James reminded us that the kingdom of Christ brings with it a divine reversal of the world’s values—God exalts the poor and he humbles the rich (Jas 1:9-11). The church is supposed to be a picture of these kingdom values. But the church is doing just the opposite—they’re exalting the rich and humiliating the poor, which is the way the world naturally functions in its rebellion.
You’ve got this poor man. Who knows how he got in this state—maybe he grew up in poverty; maybe he was abandoned by an orphanage; maybe he never had a daddy teach him how to work; maybe he has a mental or physical handicap of sorts. But for years he’s suffered from the world’s unjust treatment and ugly stairs, and he comes to church on Sunday to have someone tell him, “Sit at my feet” while he looks across the way at everyone greeting the rich man. He might say to himself, “What difference does Jesus really make anyway?”
Friends, we’ve been rescued from the world so that nobody ever asks that question by looking at our treatment of them. You see, James still says, “the honorable name by which you were called”—verse 7. Or better, “the honorable name which has been called upon you.” It’s the honorable name of Jesus Christ, the Lord of glory that has been called upon us. We belong to him. Ownership has been transferred when we put our faith in Jesus. When that happens, we don’t belong to the world anymore.
We belong to an alternative society, to a new humanity that doesn’t show partiality against the poor, but one that does justice to all people, and especially to the poor. The questions in verses 6-7 are meant to get us thinking, what humanity do my thoughts and my judgments reflect? What humanity do my attitudes reflect? Do they reflect the humanity still dead in Adam? Or do they reflect the new humanity in Christ?
When I roll my eyes or sigh because I have to go put up with this person, when I’d rather be hanging out with someone more like me—what humanity do I reflect? A different name has been called upon you—Jesus Christ is your banner now. The Lord of infinite glory and worth gave you his name, people. He looks over you in all your waywardness and sin and still says, “Mine!” Let your actions toward others reflect the ownership he has taken of you.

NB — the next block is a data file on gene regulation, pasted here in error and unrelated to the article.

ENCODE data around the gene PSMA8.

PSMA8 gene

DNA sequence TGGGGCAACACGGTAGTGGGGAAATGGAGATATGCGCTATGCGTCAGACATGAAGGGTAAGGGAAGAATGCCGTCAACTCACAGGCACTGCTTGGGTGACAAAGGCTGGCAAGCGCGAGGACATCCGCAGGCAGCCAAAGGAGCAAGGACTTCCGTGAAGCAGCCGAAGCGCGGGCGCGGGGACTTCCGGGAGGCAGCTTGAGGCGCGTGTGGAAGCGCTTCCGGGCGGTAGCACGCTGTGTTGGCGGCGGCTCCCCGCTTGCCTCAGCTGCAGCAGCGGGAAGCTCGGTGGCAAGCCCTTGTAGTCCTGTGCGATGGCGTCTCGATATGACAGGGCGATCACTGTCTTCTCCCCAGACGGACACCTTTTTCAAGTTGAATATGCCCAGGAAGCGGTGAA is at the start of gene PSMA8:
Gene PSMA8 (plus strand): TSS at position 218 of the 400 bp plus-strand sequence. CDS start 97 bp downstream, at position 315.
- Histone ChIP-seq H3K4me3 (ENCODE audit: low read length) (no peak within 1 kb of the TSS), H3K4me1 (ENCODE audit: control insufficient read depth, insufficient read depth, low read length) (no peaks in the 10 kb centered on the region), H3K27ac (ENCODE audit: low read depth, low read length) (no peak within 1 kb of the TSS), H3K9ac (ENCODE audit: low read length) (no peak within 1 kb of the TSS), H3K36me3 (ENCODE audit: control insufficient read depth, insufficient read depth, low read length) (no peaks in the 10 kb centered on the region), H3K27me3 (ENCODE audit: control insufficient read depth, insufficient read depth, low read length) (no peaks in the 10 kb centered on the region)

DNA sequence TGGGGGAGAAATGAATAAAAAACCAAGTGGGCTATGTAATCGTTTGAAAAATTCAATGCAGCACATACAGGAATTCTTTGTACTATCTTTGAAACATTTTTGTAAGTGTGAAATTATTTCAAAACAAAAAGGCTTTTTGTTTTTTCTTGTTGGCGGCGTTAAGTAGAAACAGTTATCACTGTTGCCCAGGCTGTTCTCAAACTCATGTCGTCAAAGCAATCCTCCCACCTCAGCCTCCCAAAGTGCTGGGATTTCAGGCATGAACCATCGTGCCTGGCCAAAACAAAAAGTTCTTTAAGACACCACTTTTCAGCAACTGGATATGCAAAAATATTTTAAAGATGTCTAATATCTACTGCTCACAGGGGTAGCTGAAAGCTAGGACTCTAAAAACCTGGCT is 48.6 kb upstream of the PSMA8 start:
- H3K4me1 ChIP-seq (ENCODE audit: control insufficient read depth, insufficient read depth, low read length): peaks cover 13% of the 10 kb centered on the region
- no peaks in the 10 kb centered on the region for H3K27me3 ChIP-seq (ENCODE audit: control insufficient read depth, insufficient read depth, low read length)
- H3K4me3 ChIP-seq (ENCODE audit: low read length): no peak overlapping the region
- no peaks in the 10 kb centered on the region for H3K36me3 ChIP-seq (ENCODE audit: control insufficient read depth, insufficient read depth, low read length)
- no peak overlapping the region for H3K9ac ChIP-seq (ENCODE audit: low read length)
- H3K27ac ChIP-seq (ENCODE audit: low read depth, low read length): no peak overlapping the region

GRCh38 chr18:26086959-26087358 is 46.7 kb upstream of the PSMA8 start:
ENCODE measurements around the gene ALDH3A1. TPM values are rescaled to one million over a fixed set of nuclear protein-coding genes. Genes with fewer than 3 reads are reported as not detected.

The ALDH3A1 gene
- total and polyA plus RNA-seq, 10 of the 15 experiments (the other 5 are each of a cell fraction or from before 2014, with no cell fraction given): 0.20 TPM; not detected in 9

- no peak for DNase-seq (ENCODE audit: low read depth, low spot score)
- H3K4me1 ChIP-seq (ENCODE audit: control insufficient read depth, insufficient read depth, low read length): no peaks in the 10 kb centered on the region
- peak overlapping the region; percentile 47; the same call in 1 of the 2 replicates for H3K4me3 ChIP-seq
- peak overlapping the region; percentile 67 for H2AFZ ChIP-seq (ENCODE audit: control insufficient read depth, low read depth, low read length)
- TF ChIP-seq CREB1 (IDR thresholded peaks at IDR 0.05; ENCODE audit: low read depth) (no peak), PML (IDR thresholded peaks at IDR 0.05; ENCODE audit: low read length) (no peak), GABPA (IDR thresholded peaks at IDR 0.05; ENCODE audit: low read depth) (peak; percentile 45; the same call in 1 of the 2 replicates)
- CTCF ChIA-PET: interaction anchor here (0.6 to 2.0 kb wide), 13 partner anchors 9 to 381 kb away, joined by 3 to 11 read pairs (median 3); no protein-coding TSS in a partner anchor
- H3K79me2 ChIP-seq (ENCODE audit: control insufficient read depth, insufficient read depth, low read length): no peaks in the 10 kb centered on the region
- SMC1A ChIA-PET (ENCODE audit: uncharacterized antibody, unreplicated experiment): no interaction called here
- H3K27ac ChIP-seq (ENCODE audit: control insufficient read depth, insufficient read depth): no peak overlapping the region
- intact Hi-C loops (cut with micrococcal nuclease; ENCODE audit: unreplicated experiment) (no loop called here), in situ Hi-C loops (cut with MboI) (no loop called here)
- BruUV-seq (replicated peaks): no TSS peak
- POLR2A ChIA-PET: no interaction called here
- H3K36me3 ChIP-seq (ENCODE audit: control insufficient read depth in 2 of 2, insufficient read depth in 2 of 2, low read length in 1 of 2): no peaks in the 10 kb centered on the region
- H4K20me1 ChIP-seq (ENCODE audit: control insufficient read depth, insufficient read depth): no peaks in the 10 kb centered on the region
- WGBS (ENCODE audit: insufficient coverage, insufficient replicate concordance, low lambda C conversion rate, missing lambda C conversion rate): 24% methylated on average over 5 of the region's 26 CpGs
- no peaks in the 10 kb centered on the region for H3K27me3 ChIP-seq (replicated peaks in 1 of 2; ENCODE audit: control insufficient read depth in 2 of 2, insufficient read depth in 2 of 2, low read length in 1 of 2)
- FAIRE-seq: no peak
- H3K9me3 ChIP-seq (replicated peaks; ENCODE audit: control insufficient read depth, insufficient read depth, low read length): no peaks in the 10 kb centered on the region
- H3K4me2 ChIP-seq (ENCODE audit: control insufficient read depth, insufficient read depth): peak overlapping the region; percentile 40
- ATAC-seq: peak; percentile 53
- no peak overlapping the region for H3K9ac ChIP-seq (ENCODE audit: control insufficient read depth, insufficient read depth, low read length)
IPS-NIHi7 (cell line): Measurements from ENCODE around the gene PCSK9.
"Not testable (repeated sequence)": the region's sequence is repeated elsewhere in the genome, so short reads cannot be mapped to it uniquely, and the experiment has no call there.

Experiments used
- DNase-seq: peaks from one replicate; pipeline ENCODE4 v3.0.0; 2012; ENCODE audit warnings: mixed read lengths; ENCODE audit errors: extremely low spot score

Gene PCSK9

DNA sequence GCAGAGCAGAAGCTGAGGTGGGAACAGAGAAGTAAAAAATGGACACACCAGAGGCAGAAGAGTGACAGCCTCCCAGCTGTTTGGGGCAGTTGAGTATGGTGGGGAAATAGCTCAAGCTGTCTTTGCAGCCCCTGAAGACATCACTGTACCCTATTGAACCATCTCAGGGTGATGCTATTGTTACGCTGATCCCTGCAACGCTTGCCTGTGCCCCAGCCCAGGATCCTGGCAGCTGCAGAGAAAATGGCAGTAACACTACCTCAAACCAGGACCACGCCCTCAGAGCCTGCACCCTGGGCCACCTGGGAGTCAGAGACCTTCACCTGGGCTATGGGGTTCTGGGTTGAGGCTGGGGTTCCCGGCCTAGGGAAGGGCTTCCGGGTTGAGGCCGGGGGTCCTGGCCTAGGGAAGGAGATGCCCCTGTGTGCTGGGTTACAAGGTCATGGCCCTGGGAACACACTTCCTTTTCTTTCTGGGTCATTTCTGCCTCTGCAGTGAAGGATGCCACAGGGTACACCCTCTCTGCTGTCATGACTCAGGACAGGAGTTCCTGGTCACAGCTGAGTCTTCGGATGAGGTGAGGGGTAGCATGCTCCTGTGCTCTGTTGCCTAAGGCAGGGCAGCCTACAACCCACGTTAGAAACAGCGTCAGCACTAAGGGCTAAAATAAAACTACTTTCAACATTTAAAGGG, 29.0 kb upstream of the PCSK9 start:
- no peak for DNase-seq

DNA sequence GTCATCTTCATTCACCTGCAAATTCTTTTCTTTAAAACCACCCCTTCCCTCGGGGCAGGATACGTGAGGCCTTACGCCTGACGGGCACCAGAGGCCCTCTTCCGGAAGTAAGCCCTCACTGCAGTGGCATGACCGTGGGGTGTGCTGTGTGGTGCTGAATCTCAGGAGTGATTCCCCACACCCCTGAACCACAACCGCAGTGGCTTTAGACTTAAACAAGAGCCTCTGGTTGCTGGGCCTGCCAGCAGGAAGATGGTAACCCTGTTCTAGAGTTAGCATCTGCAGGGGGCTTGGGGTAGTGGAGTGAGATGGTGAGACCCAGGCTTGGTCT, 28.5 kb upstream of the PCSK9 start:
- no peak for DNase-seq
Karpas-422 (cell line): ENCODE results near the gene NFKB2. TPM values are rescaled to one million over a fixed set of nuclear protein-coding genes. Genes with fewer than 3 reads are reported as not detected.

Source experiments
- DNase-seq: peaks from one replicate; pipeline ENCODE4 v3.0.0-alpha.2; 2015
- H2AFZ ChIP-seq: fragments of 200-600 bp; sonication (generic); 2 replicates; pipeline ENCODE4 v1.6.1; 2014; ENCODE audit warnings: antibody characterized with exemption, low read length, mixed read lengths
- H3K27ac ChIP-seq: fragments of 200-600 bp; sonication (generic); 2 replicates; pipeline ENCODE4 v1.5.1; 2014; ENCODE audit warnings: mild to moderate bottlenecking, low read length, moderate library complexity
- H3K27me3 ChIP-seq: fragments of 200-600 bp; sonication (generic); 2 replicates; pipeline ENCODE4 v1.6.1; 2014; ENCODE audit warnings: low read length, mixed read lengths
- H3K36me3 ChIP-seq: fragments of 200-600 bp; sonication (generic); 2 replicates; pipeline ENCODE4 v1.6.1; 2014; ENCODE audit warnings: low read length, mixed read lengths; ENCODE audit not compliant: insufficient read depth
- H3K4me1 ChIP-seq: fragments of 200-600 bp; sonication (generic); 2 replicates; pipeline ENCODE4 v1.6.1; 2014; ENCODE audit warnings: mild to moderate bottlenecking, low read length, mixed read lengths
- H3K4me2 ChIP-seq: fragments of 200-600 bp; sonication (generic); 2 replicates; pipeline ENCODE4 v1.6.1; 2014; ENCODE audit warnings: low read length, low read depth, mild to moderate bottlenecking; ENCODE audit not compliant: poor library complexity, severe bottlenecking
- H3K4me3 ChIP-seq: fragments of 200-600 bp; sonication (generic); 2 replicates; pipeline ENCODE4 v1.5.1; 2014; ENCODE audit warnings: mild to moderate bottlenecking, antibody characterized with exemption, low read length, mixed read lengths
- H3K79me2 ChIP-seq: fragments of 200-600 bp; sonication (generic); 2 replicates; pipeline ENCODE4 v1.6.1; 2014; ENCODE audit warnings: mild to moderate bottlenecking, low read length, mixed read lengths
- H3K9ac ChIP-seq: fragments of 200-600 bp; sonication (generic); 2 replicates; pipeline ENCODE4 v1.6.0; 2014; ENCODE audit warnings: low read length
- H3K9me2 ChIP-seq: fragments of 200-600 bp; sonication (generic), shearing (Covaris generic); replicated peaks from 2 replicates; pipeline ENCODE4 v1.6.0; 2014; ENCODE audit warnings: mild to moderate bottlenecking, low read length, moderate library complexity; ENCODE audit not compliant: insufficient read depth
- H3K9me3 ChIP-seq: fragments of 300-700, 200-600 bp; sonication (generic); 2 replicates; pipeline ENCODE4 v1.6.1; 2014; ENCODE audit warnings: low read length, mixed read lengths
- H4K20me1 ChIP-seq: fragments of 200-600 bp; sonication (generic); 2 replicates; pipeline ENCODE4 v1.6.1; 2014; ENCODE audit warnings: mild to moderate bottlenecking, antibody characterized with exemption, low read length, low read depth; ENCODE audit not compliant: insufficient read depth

3. God’s Law Is Fulfilled in Christ through Neighbor-Love
Gospel truth number three: God’s law is fulfilled in Christ through neighbor-love. Verses 8-11, “If you really fulfill the royal law according to the Scripture, “You shall love your neighbor as yourself,” you are doing well. But if you show partiality, you are committing sin and are convicted by the law as transgressors. For whoever keeps the whole law but fails in one point has become accountable for all of it. For he who said, “Do not commit adultery,” also said, “Do not murder.” If you do not commit adultery but do murder, you have become a transgressor of the law.
What does James mean by the “royal law”? A really good clue is that he mentioned the kingdom of God back in verse 5. So to label the law as “royal” is for James to show that it belongs to the King, to God himself. But notice something else. The royal law isn’t limited to the one command of neighbor love; it’s what gets fulfilled according to the command of neighbor love. So we’re more so dealing with a collection of God’s demands that all get fulfilled when we love our neighbor as ourselves.